Many foster parents say they need more background on  a child (picture posed by model)
Many foster parents say they need more background on a child (picture posed by model)

Foster children's stories 'withheld from carers'

Local authorities do not tell would-be parents details that might deter them, claims agency

Jonathan Owen
Monday 29 September 2014 10:51

Thousands of foster families are being put at risk because some councils are withholding vital information about the children they agree to take in, campaigners have warned.

More than one in four foster carers "rarely" or "never" receive the vital information they need to look after foster children and their own families safely, according to a survey of a thousand households across England by the Fostering Network. Asked whether they are given the information they need about children they are asked to foster, fewer than one in 10 said this "always" happened, prompting calls for more information to be made available to foster parents.

There are about 43,000 foster families in England, who look after 50,000 children. But there are thousands more children needing new homes and, with 7,000 new foster families needed in England this year alone, some councils are withholding information that may deter people from agreeing to take in children.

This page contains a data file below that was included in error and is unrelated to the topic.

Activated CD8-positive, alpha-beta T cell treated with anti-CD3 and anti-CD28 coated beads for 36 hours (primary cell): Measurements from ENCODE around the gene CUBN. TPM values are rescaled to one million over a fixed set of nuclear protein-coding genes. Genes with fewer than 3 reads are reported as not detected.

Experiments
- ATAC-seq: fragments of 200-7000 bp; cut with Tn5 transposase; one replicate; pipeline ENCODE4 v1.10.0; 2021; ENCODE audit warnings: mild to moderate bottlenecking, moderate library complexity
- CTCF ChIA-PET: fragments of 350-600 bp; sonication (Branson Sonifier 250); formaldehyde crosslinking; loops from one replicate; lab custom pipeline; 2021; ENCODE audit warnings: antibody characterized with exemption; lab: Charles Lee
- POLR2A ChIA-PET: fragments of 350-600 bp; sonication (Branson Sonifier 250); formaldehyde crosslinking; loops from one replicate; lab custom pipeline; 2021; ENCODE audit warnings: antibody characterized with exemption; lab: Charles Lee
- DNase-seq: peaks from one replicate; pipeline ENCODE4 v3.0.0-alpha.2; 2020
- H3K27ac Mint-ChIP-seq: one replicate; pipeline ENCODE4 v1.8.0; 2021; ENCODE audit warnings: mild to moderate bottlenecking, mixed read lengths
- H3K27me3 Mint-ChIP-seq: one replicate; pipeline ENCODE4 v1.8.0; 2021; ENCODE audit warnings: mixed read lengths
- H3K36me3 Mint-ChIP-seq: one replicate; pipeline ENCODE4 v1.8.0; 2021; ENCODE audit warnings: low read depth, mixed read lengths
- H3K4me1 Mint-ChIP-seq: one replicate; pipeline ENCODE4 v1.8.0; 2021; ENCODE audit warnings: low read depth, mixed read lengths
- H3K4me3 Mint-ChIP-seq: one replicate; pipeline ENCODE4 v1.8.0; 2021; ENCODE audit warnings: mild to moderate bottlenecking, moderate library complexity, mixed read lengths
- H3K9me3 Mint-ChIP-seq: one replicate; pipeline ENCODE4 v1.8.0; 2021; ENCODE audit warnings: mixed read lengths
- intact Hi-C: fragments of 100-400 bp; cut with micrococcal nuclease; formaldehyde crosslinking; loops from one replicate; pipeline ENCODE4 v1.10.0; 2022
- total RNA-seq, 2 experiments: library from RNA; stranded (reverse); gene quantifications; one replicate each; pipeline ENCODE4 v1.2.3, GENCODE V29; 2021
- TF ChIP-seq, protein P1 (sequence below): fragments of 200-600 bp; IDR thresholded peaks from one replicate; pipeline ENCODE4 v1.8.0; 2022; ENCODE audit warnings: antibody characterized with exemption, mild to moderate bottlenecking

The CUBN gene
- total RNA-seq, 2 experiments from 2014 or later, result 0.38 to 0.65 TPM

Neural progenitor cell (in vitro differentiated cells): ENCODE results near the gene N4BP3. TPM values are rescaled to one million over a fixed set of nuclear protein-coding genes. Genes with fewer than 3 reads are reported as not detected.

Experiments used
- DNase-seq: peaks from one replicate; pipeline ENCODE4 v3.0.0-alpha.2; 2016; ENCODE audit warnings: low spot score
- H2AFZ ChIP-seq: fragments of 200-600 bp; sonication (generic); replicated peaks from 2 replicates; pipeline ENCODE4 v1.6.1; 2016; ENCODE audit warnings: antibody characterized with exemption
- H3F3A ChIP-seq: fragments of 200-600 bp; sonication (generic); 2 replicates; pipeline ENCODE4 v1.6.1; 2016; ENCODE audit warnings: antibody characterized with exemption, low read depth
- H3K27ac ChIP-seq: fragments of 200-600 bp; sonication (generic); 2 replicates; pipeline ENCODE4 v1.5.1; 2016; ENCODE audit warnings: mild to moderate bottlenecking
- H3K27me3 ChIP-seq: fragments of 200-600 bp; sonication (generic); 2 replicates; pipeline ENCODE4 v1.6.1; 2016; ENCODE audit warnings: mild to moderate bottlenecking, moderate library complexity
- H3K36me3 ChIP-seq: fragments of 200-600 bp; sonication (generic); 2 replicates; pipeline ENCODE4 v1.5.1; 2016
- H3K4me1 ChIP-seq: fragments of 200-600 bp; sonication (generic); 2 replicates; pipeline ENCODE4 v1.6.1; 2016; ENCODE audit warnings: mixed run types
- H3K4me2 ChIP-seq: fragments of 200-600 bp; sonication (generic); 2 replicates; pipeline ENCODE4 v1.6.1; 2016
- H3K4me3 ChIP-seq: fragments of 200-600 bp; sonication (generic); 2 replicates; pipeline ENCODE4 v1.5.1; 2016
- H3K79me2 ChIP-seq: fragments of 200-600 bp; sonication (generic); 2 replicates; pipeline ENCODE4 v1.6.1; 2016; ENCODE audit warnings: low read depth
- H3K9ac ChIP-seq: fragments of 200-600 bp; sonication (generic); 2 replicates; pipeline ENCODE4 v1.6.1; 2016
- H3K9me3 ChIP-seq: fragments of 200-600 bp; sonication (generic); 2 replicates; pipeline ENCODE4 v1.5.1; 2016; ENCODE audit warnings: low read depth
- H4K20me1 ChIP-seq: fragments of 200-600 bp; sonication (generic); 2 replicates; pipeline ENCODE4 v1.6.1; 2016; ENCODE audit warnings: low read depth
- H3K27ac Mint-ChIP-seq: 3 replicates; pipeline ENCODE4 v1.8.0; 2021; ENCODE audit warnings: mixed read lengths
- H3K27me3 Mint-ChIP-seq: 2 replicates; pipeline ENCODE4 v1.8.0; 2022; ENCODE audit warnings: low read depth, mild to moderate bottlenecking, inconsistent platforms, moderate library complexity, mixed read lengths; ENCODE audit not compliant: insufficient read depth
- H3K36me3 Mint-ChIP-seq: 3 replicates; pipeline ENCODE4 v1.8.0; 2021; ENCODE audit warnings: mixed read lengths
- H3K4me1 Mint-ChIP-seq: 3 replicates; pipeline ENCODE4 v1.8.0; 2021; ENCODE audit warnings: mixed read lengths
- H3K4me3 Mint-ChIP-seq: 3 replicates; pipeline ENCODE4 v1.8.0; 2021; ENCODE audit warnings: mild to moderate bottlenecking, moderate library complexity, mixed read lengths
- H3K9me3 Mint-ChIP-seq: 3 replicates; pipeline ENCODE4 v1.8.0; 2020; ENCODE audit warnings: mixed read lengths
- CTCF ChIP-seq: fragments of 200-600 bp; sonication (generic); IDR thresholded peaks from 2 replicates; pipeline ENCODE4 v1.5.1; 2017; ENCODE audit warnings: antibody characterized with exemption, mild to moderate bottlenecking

The Fostering Network is calling on local authorities in England to provide foster carers with full information about the children they take in. Jackie Sanders, the charity's director of public affairs, said: "This survey makes clear that information is not shared as a matter of course with foster carers, and we know how damaging this can be to their families and fostered children.

"This is not acceptable. Whether by failure to inform, or a limited availability, a lack of information inhibits the abilities of the foster carers to meet the needs of, and to provide appropriate care for, a child." This meant foster carers, their families and the children in their care were being put at risk.

One foster carer, a former manager for a fostering service, told of a child who had been placed in a home with six cats. "We weren't told he had killed them [cats] previously." And she recalled a girl she had fostered "where it hadn't been shared that she was going to commit suicide by jumping in front of a train. We have a railway at the back of our house".

Other foster carers tell how they have been denied information. "We usually take emergency placements, but have had experience where social workers have lied about previous allegations made by a young person to make sure the placement went ahead," said one.

While sometimes social workers are reluctant to share negative information in case it puts people off taking in children, in other cases a misunderstanding of confidentiality and data protection leads to vital information not being shared.

Responding to the concerns, David Simmonds, chairman, Local Government Association's children and young people's board, said: "There will be examples when it is not possible or appropriate for councils to disclose everything about an individual child, for example children in the middle of complex court cases or when a child is placed in an emergency foster placement."

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